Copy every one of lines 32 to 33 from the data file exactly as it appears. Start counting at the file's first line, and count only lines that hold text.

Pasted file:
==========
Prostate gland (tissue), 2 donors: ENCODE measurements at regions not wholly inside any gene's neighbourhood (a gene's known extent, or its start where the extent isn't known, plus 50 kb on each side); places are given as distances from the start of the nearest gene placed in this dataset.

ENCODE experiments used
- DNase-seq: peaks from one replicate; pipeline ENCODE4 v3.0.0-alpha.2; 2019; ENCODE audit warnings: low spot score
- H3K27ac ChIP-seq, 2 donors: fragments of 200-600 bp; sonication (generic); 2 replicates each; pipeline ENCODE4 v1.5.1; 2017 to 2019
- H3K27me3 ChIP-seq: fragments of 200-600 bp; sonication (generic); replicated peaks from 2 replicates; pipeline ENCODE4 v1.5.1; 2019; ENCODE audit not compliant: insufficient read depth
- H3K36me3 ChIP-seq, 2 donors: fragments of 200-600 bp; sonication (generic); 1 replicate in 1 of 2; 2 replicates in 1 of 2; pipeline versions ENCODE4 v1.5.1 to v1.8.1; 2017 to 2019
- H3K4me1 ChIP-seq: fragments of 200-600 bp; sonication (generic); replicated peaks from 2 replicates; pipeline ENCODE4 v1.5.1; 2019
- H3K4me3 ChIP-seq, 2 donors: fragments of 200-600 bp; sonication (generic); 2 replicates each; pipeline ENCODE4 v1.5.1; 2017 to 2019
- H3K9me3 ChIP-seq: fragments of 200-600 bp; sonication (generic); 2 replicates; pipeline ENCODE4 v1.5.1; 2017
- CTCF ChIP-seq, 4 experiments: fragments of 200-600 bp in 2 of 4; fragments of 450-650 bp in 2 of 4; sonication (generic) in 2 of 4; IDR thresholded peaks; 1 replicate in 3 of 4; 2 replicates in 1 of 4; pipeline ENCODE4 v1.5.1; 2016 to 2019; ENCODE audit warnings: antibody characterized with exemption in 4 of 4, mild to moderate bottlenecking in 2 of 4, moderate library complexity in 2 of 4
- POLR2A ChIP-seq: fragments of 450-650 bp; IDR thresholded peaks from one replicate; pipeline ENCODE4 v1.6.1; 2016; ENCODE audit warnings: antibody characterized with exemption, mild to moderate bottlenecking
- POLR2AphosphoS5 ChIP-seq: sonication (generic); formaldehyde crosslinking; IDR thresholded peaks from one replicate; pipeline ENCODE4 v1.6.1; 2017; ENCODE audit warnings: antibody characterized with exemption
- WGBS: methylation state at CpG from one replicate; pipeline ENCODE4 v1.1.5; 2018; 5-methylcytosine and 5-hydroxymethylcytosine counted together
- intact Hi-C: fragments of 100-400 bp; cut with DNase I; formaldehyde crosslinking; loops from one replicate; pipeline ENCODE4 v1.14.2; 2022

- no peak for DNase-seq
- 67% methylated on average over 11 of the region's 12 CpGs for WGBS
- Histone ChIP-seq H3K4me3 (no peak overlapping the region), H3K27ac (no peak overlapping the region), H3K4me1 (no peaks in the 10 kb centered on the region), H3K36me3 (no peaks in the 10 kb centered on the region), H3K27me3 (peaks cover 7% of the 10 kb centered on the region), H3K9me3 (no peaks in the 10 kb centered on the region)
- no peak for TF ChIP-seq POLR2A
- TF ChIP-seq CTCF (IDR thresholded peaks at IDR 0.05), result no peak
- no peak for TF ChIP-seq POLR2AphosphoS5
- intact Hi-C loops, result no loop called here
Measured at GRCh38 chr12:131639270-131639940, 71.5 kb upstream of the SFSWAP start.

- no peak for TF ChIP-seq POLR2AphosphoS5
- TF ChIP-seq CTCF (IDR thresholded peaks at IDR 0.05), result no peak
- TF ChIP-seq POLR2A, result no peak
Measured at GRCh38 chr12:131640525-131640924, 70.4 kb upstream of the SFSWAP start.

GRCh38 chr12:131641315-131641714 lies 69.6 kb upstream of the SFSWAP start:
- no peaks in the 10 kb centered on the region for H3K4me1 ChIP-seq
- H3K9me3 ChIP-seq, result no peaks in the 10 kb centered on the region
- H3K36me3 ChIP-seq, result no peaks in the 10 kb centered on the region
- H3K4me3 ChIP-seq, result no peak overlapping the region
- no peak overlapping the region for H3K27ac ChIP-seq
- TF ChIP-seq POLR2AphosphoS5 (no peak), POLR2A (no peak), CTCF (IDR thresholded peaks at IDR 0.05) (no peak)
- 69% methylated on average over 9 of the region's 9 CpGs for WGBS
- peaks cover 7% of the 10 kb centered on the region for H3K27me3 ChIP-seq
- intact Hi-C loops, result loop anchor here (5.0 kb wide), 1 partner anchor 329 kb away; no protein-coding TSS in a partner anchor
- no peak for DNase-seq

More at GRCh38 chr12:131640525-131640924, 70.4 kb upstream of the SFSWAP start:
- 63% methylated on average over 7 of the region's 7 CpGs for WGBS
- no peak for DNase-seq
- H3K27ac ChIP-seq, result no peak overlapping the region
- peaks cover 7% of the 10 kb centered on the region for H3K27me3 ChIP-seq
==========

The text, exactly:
- no peak overlapping the region for H3K27ac ChIP-seq
- TF ChIP-seq POLR2AphosphoS5 (no peak), POLR2A (no peak), CTCF (IDR thresholded peaks at IDR 0.05) (no peak)